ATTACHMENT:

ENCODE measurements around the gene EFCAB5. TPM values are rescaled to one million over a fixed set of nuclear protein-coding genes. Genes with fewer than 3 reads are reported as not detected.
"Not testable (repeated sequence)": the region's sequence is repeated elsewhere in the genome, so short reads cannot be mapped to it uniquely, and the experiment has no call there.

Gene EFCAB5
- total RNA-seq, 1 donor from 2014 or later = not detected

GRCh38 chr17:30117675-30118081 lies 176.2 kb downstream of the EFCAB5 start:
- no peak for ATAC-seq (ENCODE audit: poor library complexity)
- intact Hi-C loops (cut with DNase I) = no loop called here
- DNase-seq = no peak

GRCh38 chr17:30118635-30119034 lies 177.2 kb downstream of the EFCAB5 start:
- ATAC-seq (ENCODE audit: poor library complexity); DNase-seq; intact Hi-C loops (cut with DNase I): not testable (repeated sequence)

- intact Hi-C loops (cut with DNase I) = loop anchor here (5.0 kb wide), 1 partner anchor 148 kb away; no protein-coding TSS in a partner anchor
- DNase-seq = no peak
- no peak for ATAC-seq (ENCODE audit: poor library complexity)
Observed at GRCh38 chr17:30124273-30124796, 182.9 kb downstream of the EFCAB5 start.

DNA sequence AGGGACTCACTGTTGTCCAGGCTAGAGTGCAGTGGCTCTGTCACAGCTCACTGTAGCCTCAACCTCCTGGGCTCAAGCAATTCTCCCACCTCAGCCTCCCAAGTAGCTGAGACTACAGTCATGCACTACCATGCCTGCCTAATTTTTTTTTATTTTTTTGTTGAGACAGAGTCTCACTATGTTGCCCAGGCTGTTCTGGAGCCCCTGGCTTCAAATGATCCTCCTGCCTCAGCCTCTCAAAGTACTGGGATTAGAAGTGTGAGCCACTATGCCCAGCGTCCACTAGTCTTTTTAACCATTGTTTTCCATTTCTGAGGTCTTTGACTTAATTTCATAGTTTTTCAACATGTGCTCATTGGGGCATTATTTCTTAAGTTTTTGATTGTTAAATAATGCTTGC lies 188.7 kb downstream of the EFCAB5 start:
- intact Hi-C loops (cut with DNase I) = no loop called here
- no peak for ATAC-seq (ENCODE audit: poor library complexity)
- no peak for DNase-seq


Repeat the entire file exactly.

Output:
ENCODE measurements around the gene EFCAB5. TPM values are rescaled to one million over a fixed set of nuclear protein-coding genes. Genes with fewer than 3 reads are reported as not detected.
"Not testable (repeated sequence)": the region's sequence is repeated elsewhere in the genome, so short reads cannot be mapped to it uniquely, and the experiment has no call there.

Gene EFCAB5
- total RNA-seq, 1 donor from 2014 or later = not detected

GRCh38 chr17:30117675-30118081 lies 176.2 kb downstream of the EFCAB5 start:
- no peak for ATAC-seq (ENCODE audit: poor library complexity)
- intact Hi-C loops (cut with DNase I) = no loop called here
- DNase-seq = no peak

GRCh38 chr17:30118635-30119034 lies 177.2 kb downstream of the EFCAB5 start:
- ATAC-seq (ENCODE audit: poor library complexity); DNase-seq; intact Hi-C loops (cut with DNase I): not testable (repeated sequence)

- intact Hi-C loops (cut with DNase I) = loop anchor here (5.0 kb wide), 1 partner anchor 148 kb away; no protein-coding TSS in a partner anchor
- DNase-seq = no peak
- no peak for ATAC-seq (ENCODE audit: poor library complexity)
Observed at GRCh38 chr17:30124273-30124796, 182.9 kb downstream of the EFCAB5 start.

DNA sequence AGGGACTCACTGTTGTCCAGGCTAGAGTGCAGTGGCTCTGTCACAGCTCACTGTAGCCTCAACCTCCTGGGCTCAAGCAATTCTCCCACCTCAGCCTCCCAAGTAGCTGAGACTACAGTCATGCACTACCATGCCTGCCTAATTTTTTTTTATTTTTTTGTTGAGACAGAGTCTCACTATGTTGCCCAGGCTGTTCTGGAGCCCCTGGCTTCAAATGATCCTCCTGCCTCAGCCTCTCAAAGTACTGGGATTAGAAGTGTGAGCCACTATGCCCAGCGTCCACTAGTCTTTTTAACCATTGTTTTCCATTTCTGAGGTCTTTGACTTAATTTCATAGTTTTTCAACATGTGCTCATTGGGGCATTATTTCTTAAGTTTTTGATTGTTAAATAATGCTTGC lies 188.7 kb downstream of the EFCAB5 start:
- intact Hi-C loops (cut with DNase I) = no loop called here
- no peak for ATAC-seq (ENCODE audit: poor library complexity)
- no peak for DNase-seq